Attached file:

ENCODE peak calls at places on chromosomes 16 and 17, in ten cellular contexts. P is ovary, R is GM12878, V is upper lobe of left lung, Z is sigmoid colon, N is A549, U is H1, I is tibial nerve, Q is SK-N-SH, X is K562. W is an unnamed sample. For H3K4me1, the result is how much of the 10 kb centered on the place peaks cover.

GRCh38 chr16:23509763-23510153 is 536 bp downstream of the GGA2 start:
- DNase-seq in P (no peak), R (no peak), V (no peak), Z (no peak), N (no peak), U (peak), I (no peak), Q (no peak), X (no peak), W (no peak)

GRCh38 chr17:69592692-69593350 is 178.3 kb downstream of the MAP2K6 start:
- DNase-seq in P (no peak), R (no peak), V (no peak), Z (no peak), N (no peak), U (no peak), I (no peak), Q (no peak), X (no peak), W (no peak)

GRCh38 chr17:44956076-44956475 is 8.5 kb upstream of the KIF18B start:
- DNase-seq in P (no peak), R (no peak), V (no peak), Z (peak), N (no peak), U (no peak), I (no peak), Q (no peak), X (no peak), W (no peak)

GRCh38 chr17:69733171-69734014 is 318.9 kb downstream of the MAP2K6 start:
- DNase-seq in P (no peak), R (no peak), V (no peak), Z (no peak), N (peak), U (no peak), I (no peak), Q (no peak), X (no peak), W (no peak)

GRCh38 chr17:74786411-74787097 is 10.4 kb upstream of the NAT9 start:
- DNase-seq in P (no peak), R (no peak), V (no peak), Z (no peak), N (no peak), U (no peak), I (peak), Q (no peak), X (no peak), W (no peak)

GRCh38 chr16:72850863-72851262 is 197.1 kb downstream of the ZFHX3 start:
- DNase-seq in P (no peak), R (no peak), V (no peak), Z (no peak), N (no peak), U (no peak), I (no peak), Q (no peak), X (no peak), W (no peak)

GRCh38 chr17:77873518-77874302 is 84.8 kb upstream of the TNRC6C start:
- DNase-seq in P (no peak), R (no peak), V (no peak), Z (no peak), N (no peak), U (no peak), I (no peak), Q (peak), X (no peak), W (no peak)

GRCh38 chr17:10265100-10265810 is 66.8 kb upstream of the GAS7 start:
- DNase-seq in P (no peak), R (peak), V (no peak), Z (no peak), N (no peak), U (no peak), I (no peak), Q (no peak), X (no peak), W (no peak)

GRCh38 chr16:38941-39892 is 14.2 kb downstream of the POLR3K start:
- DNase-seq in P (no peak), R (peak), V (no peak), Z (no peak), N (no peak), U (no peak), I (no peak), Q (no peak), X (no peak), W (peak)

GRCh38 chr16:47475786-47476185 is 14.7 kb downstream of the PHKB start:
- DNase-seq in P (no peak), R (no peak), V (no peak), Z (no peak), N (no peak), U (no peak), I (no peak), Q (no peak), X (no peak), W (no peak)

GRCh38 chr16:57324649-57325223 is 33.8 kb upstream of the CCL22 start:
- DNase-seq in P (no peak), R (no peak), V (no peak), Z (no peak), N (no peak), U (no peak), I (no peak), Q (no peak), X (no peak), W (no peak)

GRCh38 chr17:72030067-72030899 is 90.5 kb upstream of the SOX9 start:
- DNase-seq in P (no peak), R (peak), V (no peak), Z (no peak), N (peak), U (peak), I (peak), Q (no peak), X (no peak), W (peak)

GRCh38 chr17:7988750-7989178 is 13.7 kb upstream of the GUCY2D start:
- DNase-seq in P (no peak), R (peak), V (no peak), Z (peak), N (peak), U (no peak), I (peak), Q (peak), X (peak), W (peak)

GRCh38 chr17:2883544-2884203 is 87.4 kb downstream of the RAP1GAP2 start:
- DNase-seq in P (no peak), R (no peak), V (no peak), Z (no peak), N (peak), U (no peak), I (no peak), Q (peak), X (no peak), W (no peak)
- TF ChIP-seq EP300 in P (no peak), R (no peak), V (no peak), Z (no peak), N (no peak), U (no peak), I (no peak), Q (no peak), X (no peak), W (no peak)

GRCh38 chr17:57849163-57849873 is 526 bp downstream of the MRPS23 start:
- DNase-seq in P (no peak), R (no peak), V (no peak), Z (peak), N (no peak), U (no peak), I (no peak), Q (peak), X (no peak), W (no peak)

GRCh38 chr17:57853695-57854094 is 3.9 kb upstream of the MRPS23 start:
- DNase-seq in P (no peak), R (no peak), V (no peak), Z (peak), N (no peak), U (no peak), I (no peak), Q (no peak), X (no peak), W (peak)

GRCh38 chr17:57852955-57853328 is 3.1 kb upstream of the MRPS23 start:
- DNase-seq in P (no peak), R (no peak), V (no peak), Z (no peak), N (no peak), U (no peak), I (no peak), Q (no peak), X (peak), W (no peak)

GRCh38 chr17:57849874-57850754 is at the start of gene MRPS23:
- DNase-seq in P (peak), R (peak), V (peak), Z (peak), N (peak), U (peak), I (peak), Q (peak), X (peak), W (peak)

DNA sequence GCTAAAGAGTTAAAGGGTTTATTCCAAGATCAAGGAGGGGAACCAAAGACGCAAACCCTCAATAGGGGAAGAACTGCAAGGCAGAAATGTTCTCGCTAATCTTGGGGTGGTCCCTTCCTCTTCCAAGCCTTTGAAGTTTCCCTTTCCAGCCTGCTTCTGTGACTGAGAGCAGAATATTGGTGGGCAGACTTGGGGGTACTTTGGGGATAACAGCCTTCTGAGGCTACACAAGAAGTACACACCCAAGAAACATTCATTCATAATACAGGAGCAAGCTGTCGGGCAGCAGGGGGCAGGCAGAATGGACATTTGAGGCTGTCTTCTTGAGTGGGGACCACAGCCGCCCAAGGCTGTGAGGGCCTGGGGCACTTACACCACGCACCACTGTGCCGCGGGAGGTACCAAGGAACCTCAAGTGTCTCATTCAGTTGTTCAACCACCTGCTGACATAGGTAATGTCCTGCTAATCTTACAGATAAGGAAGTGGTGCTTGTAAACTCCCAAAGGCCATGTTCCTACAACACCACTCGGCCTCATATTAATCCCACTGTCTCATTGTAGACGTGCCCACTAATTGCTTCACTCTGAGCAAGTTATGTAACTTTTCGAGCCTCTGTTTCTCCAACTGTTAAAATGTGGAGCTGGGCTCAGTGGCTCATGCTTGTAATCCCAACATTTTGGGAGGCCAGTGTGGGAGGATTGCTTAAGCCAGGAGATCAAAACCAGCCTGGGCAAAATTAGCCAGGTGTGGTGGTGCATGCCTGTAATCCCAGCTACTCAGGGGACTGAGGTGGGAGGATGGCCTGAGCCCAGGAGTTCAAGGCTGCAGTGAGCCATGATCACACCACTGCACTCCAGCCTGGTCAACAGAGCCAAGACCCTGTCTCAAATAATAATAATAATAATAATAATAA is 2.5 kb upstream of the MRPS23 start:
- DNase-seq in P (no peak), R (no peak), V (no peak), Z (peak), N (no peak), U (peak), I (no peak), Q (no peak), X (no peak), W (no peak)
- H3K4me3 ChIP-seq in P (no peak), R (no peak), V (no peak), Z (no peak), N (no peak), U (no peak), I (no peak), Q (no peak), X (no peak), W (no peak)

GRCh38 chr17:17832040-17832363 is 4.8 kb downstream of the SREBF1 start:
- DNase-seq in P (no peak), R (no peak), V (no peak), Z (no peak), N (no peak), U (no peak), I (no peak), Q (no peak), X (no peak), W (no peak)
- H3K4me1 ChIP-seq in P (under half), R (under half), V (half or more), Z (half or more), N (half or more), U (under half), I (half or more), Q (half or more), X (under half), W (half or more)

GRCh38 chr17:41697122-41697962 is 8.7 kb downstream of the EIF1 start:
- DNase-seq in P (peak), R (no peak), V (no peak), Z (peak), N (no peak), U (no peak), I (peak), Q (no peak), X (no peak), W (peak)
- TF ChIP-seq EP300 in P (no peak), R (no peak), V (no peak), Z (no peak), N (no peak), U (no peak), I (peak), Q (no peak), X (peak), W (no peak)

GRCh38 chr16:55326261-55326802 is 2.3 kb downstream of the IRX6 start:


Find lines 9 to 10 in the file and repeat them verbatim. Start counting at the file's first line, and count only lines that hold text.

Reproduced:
- DNase-seq in P (no peak), R (no peak), V (no peak), Z (no peak), N (peak), U (no peak), I (no peak), Q (no peak), X (no peak), W (no peak)

GRCh38 chr17:74786411-74787097 is 10.4 kb upstream of the NAT9 start: